Incentives matter, and one need only examine the incentives of the Canadian system to predict the results: inefficient use of resources and severe rationing of expensive procedures. Patients consider health care to be free. They pay for it for sure. Canadian doctor and author David Gratzer..., estimates that the system costs each Canadian 21 cents for every $1 they earn, which translates into $7,350 a year for a person earning $35,000. But they don’t pay for it when they use it. The result is an overuse—and inefficient use—of primary care facilities.
This statement is very interesting. First, I would like to point out that despite the horrible ineptness of the system, it costs an average of 21% of the income, and still suffers from underfunding! Nonetheless, 21% is much more than the estimated 12% that Health Care For All claims (Last week I argued that the bill was planting the seeds for tax increases and new taxes). Currently, doctors and hospitals have an incentive to invest in newer equipment, and training in new procedures, despite the high costs that may be involved in these investments. Not doing so puts them at a competetive disadvantage with other facilities, and limits their ability to provide the best care possible. Yet "under SB840, large capital expenditures such as hospital wings and expensive equipment will require approval of the commissioner." In addition, caps to reimbursement and limitations on choice by patients will remove this incentive. Investing in expensive new machinery by a hospital diverts money away from payroll, supplies, and other procedures. This sort of prioritization results in a lack of investment in new technology, and thus stagnates the health care industry's ability to provide top-notch care. This situation has played itself out in Canada already, with the country grossly

However, the 12% tax figure is not the only case of HCA being disingenuous in their analysis. HCA also claims that "The health care commissioner will be authorized to raise compensation for primary care to encourage more physicians to take on that role. Some specialists may see their income reduced a little." To say that this bill would encourage doctors and actually increase the number of primary care doctors is not optimistic, it is dangerously naive. This is the second consequence of SB840. Again, looking north reveals that there is a shortage of doctors under the socialized plan. This should come as no surprise. With Government legislating where a doctor can work, putting a cap on income, and limiting the number of primary care and specialists by region, those in the health care industry will suffer from a limitation in their career choices (while the choice to relocate to Nevada or change professions is still an option).

Furthermore, while "raising compensation" sounds like a great plan, it relies on financial surplus - something that I see as an impossibility without dramatic tax increases. When health-care is perceived as "free", it becomes over-used. Demand for service certainly does stimulate an increase in supply under a free system, any increase in supply will almost certainly not be able to meet the sharp incrase in demand, particularly the income caps that will drive doctors out of the field. Yet, funding primary care doctors at the expense of specialists is a dangerous strategy. The investment that specialists make in order to attain their position (years of expensive and stressful education and years of residency) not only warrant, but demand a high salary. Without a high level of compensation, there is no incentive for specialists to make such a large investment in their education. Therefore, promoting primary care would come at the expense of losing much needed specialists. This would, undoubtedly, lead to shortages of specialists and thus long wait-times for their services. These wait times are a reality in Canada, forcing many to seek health care in the United States.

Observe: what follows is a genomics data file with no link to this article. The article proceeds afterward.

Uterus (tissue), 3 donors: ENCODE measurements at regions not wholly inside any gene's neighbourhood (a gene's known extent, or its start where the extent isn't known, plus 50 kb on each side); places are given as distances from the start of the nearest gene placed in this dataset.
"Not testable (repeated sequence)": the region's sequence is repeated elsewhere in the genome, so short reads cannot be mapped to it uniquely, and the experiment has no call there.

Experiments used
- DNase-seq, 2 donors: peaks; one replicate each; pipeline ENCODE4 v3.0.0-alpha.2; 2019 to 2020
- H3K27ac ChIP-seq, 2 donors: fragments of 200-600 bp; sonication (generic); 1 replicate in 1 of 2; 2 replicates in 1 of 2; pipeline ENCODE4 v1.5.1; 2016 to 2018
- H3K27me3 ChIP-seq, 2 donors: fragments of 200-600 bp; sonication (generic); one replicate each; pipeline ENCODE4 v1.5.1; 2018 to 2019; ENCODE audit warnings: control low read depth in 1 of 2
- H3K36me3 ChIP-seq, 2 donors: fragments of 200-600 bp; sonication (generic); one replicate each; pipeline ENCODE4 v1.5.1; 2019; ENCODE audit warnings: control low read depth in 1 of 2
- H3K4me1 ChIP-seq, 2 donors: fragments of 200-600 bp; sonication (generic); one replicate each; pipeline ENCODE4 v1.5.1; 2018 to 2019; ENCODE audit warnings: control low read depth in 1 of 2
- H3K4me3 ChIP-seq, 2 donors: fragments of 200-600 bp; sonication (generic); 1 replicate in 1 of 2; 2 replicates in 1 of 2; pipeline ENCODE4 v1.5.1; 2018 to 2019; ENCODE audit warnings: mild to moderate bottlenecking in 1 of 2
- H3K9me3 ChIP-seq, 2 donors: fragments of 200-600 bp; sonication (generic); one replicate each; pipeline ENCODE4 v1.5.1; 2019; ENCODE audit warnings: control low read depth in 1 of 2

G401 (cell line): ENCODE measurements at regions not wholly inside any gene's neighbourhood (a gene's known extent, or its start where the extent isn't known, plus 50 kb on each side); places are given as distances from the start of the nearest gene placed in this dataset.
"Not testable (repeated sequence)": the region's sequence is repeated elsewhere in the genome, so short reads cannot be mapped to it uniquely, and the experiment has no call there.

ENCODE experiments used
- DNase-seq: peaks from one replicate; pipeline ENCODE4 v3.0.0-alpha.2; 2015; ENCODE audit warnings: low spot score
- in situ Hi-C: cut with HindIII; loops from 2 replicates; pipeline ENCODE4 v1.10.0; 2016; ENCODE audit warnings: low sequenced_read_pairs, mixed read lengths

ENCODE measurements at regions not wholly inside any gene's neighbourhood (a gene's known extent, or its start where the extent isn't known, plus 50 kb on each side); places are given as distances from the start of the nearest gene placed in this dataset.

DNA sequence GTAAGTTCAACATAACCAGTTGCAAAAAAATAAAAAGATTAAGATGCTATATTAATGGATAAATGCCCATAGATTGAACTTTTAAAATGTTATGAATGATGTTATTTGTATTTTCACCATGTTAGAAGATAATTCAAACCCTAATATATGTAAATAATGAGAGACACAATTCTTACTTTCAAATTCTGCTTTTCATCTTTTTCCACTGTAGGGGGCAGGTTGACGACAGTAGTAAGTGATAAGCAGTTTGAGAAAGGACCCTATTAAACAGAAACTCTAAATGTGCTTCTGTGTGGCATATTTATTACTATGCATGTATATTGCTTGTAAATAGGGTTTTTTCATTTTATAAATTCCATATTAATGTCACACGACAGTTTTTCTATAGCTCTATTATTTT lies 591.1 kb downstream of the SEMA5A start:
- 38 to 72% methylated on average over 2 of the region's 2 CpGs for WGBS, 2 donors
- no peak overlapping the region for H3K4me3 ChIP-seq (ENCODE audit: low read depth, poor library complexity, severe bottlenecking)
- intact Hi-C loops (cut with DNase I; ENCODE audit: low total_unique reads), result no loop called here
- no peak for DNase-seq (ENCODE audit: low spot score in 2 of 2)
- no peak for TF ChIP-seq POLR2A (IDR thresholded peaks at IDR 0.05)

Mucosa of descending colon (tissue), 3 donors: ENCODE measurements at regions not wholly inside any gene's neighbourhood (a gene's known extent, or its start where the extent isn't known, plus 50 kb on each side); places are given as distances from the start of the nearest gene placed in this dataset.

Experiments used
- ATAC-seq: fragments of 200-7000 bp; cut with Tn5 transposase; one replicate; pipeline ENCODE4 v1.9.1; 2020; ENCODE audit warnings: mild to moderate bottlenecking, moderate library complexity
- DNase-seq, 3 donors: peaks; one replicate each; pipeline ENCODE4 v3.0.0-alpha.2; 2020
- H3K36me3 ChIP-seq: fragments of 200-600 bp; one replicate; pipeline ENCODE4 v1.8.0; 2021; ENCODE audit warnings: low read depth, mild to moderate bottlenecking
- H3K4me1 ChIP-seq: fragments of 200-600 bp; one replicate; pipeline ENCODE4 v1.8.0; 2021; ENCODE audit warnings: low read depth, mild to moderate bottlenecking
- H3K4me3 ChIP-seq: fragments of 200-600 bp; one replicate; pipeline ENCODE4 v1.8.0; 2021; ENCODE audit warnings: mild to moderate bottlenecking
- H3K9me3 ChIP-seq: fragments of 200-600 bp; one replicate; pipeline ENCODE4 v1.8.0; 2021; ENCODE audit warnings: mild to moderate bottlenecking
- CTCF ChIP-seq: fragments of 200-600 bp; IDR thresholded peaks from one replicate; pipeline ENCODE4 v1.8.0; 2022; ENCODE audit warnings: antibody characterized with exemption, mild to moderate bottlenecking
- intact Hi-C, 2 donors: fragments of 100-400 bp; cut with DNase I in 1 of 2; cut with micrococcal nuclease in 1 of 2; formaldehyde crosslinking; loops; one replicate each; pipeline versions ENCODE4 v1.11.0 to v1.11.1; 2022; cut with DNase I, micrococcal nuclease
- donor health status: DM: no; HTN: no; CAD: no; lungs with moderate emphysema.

SB840 would, however, create some demand for doctors. This is the third unforseen consequence of SB840. According to a longer summary by HCA:
Doctors who participate in the system will still be allowed to take private patients who pay directly. Although it seems odd that patients would pay for medical care that the state agency would cover, experience in other countries shows that as much as 10% of the population could choose that option.
In reality, it does not seem odd that those who could afford to pay for care would opt to, considering the decrease in quality of care that would ensue. Being able to demand a higher pay, without the stress of dealing with reimbursements from and limitations by the state, opting out of the state's program would be ideal for doctors, and would likely lure many of the best doctorsaway. SB840 would thus, create a tiered system, where the richest could afford to pay for the best care (at a substantially higher cost), while the lower and middle class would be forced to rely on the inept state health care, without the choice to seek care elsewhere. It's easy to see that this will have the most prominent affect on the middle class, who will be forced to pay more in taxes, while receiving lower quality care.